March 24, 2011

Unstable equilibrium

“Two percent of the ship’s beam,’ the logistics manager told me once again with what he thought was authoritative finality. “That is enough GM and stability for any ship, including this one”.

“Two percent!” he exclaimed, clearly getting carried away. “On this ship, that is less than forty centimeters. That should be your minimum GM.”

Our feeder container ship had just berthed, and the man himself had come aboard before we started discharging, huffing and puffing and threatening to blow my house down because I had shut out cargo at the last port since we were fully loaded. A freshly shaved 27 year old almost fresh out of business school, he had been incandescent with rage on the phone then; he could not believe that the widespread- and regular- under declaration of container weights in the trade could actually reach a stage when I would refuse to load any more since we were down to our marks- and our stability was borderline, to boot. The fact that I had- at the same loadport- disregarded his two percent hogwash out of hand had not improved his temper; I had also refused to take out any more ballast to accommodate cargo; our GM was low enough, we were a small, low powered ship and we would be going through the South China Sea in typhoon season. I couldn’t have cared less about the two percent mumbo-jumbo.

The manager was so angry now, standing in my cabin six days later, that I could almost see aftershave evaporating off his heated skin, and I could certainly smell it. So I sat him down, popped him a coke (something stronger being against the D and A policy and all that) and, without speaking, handed him a sheaf of computer stability printouts and my own calculations from the load port.

I then called the Mate on the walkie-talkie and asked him to commence discharging the containers, and make sure that- as the logistics department had planned- two shipboard cranes would start discharging simultaneously, picking up the heavy containers from the top tier.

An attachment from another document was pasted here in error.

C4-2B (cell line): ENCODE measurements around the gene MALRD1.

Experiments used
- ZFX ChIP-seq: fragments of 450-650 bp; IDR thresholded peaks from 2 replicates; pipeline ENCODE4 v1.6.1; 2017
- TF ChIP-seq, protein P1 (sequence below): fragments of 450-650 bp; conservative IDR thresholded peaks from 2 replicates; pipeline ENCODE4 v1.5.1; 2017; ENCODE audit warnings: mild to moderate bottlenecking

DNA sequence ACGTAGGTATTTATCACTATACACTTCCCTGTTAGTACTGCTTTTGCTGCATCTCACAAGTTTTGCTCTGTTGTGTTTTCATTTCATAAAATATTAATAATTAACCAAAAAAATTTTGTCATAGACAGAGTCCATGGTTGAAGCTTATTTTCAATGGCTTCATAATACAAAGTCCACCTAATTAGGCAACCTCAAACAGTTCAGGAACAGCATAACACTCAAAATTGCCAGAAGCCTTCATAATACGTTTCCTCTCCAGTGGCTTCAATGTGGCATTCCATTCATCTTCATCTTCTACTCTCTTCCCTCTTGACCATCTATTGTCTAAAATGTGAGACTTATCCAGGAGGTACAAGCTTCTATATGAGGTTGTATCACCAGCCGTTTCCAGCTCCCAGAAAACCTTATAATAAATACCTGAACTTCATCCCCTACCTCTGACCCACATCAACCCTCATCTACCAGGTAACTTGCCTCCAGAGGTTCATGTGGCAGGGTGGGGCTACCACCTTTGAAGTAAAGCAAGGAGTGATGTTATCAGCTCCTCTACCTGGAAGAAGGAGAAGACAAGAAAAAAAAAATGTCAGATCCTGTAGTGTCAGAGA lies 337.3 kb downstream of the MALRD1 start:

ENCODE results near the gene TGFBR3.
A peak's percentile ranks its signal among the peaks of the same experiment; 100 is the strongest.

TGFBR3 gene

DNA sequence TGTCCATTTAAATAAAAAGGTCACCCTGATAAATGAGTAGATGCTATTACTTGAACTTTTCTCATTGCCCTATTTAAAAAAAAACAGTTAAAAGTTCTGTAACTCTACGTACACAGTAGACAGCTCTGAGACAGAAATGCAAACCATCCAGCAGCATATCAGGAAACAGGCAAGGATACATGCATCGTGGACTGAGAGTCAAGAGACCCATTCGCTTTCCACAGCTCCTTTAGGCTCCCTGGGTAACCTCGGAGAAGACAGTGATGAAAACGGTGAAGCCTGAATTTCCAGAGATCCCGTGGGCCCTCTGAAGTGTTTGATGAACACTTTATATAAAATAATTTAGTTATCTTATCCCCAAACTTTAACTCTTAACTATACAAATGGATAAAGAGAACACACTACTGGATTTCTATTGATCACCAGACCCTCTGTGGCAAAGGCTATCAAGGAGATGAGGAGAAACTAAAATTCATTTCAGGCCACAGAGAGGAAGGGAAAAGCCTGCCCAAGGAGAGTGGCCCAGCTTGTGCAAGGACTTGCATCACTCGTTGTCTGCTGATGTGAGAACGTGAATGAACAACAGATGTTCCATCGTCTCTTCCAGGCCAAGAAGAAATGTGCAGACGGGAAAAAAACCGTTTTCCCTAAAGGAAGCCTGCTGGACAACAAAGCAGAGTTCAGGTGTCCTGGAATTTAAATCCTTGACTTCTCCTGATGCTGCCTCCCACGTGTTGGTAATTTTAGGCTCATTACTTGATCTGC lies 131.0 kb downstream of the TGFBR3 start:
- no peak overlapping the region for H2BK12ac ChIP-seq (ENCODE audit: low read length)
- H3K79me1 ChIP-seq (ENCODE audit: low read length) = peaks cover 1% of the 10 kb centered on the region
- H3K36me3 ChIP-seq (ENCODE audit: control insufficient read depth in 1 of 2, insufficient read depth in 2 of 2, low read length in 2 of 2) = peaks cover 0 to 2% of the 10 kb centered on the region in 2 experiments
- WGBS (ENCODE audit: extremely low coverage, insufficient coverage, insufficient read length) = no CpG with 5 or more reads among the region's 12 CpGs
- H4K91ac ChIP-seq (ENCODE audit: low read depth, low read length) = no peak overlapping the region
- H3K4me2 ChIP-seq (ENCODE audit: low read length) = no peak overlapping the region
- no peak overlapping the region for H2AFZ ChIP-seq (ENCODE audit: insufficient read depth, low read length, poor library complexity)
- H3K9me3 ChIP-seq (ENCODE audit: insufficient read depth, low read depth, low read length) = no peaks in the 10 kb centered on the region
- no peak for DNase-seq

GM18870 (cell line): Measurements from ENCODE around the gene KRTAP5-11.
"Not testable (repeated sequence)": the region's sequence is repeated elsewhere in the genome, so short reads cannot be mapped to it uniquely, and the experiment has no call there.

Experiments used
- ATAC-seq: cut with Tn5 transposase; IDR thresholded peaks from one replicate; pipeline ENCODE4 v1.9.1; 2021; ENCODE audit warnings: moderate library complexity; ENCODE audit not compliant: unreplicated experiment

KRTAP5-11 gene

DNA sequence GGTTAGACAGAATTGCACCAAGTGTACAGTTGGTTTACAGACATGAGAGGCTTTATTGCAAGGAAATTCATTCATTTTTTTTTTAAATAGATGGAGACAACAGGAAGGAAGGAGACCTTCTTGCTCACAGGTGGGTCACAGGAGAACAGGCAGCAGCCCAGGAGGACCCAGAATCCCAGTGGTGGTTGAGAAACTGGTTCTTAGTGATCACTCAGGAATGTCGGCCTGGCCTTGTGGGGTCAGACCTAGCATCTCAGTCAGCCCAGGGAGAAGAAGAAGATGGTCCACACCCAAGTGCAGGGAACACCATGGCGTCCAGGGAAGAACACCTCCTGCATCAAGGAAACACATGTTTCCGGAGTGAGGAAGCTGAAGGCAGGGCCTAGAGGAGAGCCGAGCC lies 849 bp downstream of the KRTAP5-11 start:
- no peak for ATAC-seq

Meanwhile, our man the manager appeared visibly flummoxed because he couldn’t understand why such elaborate calculations that I had now given him were necessary when a simple ‘two percent of the ship’s beam’ calculation could be done in two point eight seconds. He spent a few minutes pretending to understand the cheeky printouts, shuffling the papers impatiently. “Two percent,” he said again, much like the village moneylender quoting daily interest rates to a destitute farmer in a remote Indian hamlet.

The ship started listing. It went on going till it was about 10 degrees to starboard. It then seemed to stop, but then continued for another couple of degrees, stopping at about 13. Obviously cargo work had commenced and two heavy containers were being simultaneously discharged.

The effect of a list, as we all know, is more dramatic the higher you are on a ship, and the Master’s cabin is invariably high, just below the bridge deck. It may have appeared to him as if we were capsizing, because the logistics manager darted to the bridge-front porthole in my cabin. “What is happening?” he asked, obviously alarmed. “Why is she going like that?”